Filed under: Professional Talk | Tags: Film and Television Institute of India, Film Appreciation Course, ftii, indian cinema, Indranil Bhattacharya, National Film Archives of India, NFAI, NFAI and FTII Film Appreciation course, oorvazi, oorvazi irani
1.Would you like to share with the readers how did the NFAI and FTII film appreciation course come to be born
The Film Appreciation Course (FAC), in its present form, was initiated by the National Film Archive of India (NFAI), Pune in 1975, as a part of its mandate to disseminate film culture and awareness among general public. The Film and Television Institute of India (FTII) was already educating filmmakers with a mission to promote ‘good cinema’, artists or ‘authors’ who will create their own unique idiom. Good cinema requires a good audience; evolved cine-goers who will appreciate and relate to the cinematic experience of New Indian Cinema and great cinema from all around the world that was increasingly available to audiences through film clubs and film festivals in the 1970s. The idea was filmmaking and film viewing cross-fertilizing each other.
The then Director of NFAI, P K Nair, sought collaboration with FTII, especially with the first teacher of Film Appreciation Prof Satish Bahadur.The idea was to form a team who will take care of the teaching and academic requirements. Moreover, FTII with its academic infrastructure was the natural choice as the partner. This was the beginning of the collaborative course which has now run for 36 years.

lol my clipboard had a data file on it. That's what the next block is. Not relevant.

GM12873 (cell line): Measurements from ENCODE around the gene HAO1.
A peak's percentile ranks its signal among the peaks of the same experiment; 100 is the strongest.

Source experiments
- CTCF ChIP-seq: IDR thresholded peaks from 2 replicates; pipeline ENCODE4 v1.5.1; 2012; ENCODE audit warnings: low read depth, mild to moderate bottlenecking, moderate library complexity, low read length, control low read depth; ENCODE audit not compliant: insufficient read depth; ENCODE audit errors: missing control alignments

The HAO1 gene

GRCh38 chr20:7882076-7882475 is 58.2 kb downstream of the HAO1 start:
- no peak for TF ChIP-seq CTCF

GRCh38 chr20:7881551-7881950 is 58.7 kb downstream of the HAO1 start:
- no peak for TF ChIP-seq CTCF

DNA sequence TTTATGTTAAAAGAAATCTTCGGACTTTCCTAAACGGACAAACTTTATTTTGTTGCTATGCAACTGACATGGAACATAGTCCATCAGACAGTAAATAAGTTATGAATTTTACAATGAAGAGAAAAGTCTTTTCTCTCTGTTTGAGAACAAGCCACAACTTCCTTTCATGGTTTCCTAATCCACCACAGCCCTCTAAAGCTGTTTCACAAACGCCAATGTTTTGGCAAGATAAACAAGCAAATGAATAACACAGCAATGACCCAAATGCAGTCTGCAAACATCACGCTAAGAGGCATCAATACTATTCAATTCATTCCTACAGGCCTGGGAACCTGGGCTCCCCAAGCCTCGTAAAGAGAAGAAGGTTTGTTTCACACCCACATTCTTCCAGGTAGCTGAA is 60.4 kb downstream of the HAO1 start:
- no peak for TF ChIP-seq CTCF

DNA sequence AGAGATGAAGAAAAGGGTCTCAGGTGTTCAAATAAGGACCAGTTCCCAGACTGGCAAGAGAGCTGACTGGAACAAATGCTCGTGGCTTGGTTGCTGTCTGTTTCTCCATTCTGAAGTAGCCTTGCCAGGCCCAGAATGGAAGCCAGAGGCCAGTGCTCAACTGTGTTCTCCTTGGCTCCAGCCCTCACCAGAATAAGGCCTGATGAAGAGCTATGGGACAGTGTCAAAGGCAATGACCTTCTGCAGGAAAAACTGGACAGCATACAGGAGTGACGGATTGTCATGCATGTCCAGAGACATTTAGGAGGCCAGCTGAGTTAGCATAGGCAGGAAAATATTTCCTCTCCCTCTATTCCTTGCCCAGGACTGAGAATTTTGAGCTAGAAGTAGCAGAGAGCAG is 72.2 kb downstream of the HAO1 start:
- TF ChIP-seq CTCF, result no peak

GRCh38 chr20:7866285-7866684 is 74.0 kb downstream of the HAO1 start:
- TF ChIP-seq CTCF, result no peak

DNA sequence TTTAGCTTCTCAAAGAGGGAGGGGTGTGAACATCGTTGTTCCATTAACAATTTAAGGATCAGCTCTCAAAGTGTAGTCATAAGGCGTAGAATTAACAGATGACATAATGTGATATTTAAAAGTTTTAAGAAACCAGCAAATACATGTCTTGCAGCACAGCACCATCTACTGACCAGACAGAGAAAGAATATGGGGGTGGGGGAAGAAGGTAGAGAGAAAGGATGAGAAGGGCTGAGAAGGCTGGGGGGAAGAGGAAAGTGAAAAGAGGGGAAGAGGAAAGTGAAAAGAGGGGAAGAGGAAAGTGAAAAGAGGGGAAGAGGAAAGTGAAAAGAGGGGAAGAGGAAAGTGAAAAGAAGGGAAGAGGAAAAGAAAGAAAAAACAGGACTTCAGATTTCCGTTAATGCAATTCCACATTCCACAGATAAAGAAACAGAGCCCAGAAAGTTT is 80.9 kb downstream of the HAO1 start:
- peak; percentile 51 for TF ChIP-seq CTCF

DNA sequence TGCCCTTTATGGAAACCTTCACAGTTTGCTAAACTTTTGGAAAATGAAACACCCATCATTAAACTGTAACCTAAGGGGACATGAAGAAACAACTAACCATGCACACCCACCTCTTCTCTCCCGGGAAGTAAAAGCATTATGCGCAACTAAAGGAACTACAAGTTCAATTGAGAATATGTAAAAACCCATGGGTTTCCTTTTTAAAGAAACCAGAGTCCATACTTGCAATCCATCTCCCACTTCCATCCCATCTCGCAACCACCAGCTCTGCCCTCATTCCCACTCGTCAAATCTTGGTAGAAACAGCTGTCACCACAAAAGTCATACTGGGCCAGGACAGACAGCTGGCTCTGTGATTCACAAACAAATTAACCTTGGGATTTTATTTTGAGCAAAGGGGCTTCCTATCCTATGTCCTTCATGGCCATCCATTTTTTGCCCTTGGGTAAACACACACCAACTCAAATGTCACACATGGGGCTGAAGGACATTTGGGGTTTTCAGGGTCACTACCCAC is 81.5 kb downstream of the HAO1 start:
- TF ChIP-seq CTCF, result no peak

2. What is the difference between a film appreciation course and a filmmaking course
Filmmaking courses in FTII are comprehensive courses that not only teach hands-on filmmaking, but also aesthetics, theory and history of Cinema with a view to produce ‘rounded’ filmmakers. The pedagogy and academic philosophy of the FAC is stated in my response to your previous query. The accent in FAC is on understanding Cinema and the language of Cinema, its artistic, social and cultural contexts. Participants of FA course are not given instructions in any practical aspect of films eg. how to structure a script, how to design a shot or how to put images together in the most effective way (editing).
In FAC the stress is more on why a film script is structured, shot and edited in a certain way, the historical and cultural context in which the film was produced and received. A rudimentary history of cinema and how it evolved over the years is an important component without which a deeper understanding of Cinema is not possible. Although some participants do find these lectures ‘too academic and factual’ in nature, they are extremely important to connect Cinema to its ontological roots, both in terms of the other arts like painting, theatre, literature, while emphasizing the Cinema uniqueness as an independent art form. It is only in retrospect many participants realize how important these lectures were to their understanding of Cinema.
2. The film appreciation course has been there for many years now and is like an institution in itself, after taking charge as the Professor of Film Appreciation and current coordinator of the Film appreciation course what would you say is the special feature of the course. Have you brought any specific changes to its structure and emphasis.